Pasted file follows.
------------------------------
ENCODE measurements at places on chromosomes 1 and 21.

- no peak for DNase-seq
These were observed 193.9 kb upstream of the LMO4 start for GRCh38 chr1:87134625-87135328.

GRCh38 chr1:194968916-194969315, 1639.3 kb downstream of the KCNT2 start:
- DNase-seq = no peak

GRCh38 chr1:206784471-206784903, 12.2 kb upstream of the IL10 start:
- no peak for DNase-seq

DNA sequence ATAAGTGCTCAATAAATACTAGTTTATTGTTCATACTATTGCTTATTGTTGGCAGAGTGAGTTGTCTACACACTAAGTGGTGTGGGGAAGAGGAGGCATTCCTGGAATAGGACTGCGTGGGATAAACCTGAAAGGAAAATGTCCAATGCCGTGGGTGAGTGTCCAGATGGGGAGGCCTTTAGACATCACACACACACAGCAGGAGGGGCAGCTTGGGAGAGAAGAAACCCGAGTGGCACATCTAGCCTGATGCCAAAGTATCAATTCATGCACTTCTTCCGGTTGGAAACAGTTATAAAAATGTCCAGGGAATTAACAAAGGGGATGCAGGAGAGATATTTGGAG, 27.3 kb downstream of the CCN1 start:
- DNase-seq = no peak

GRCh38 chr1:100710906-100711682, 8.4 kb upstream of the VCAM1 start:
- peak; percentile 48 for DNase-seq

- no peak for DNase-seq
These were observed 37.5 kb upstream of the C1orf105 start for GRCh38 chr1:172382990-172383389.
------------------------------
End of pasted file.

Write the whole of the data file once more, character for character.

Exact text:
ENCODE measurements at places on chromosomes 1 and 21.

- no peak for DNase-seq
These were observed 193.9 kb upstream of the LMO4 start for GRCh38 chr1:87134625-87135328.

GRCh38 chr1:194968916-194969315, 1639.3 kb downstream of the KCNT2 start:
- DNase-seq = no peak

GRCh38 chr1:206784471-206784903, 12.2 kb upstream of the IL10 start:
- no peak for DNase-seq

DNA sequence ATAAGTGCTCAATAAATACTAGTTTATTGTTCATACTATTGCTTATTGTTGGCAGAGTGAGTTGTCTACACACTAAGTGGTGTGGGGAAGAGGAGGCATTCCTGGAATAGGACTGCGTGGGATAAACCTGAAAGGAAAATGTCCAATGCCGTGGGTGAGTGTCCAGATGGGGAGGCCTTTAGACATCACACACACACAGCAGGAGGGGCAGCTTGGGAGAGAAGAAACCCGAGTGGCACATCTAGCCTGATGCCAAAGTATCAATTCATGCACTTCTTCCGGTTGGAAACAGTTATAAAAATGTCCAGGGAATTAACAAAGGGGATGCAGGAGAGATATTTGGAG, 27.3 kb downstream of the CCN1 start:
- DNase-seq = no peak

GRCh38 chr1:100710906-100711682, 8.4 kb upstream of the VCAM1 start:
- peak; percentile 48 for DNase-seq

- no peak for DNase-seq
These were observed 37.5 kb upstream of the C1orf105 start for GRCh38 chr1:172382990-172383389.